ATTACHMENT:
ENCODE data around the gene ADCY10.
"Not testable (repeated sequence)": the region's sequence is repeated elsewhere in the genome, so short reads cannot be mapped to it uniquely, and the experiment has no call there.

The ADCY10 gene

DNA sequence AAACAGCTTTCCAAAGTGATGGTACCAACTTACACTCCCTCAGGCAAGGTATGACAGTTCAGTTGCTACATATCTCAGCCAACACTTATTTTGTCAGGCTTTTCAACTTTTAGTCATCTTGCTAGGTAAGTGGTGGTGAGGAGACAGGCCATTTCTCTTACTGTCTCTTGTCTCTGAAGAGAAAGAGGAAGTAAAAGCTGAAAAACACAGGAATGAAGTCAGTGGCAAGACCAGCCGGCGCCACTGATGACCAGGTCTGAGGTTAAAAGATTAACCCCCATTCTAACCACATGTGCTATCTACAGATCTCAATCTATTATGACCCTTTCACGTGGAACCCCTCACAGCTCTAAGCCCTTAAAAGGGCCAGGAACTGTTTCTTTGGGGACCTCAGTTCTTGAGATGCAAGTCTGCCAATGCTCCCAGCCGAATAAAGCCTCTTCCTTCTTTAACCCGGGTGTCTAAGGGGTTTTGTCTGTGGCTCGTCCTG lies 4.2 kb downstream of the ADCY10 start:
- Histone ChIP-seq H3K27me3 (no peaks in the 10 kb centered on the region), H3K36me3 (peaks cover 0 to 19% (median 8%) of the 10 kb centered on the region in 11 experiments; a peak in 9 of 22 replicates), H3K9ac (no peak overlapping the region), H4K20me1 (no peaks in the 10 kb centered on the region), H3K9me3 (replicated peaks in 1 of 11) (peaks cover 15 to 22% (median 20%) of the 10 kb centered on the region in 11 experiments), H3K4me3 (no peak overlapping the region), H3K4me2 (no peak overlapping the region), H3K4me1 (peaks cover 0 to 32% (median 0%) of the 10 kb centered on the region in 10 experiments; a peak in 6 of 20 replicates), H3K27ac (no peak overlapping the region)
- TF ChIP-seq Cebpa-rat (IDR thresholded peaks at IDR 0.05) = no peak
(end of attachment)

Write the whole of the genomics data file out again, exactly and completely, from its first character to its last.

ENCODE data around the gene ADCY10.
"Not testable (repeated sequence)": the region's sequence is repeated elsewhere in the genome, so short reads cannot be mapped to it uniquely, and the experiment has no call there.

The ADCY10 gene

DNA sequence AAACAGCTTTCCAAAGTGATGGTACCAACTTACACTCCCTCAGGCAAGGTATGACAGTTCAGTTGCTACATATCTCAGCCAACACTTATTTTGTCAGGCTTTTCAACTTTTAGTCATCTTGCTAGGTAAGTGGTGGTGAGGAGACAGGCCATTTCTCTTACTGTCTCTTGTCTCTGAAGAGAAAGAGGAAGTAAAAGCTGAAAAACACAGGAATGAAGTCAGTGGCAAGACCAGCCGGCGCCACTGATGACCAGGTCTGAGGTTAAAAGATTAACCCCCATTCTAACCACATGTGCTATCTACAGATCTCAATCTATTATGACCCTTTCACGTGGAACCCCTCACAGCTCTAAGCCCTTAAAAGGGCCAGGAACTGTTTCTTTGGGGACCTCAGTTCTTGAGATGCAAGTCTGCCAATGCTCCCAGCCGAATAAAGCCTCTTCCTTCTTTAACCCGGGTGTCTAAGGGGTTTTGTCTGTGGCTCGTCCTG lies 4.2 kb downstream of the ADCY10 start:
- Histone ChIP-seq H3K27me3 (no peaks in the 10 kb centered on the region), H3K36me3 (peaks cover 0 to 19% (median 8%) of the 10 kb centered on the region in 11 experiments; a peak in 9 of 22 replicates), H3K9ac (no peak overlapping the region), H4K20me1 (no peaks in the 10 kb centered on the region), H3K9me3 (replicated peaks in 1 of 11) (peaks cover 15 to 22% (median 20%) of the 10 kb centered on the region in 11 experiments), H3K4me3 (no peak overlapping the region), H3K4me2 (no peak overlapping the region), H3K4me1 (peaks cover 0 to 32% (median 0%) of the 10 kb centered on the region in 10 experiments; a peak in 6 of 20 replicates), H3K27ac (no peak overlapping the region)
- TF ChIP-seq Cebpa-rat (IDR thresholded peaks at IDR 0.05) = no peak